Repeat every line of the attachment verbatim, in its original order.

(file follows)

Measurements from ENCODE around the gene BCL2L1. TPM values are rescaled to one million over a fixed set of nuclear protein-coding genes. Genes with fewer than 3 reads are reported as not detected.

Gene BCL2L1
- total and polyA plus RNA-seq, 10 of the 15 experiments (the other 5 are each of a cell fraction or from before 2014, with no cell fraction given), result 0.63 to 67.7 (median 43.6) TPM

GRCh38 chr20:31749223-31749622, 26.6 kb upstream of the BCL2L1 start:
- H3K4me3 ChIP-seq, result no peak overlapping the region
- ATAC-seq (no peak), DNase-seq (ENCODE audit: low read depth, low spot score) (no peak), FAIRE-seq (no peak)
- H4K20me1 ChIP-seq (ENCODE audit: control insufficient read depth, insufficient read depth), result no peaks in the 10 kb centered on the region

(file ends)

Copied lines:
Measurements from ENCODE around the gene BCL2L1. TPM values are rescaled to one million over a fixed set of nuclear protein-coding genes. Genes with fewer than 3 reads are reported as not detected.

Gene BCL2L1
- total and polyA plus RNA-seq, 10 of the 15 experiments (the other 5 are each of a cell fraction or from before 2014, with no cell fraction given), result 0.63 to 67.7 (median 43.6) TPM

GRCh38 chr20:31749223-31749622, 26.6 kb upstream of the BCL2L1 start:
- H3K4me3 ChIP-seq, result no peak overlapping the region
- ATAC-seq (no peak), DNase-seq (ENCODE audit: low read depth, low spot score) (no peak), FAIRE-seq (no peak)
- H4K20me1 ChIP-seq (ENCODE audit: control insufficient read depth, insufficient read depth), result no peaks in the 10 kb centered on the region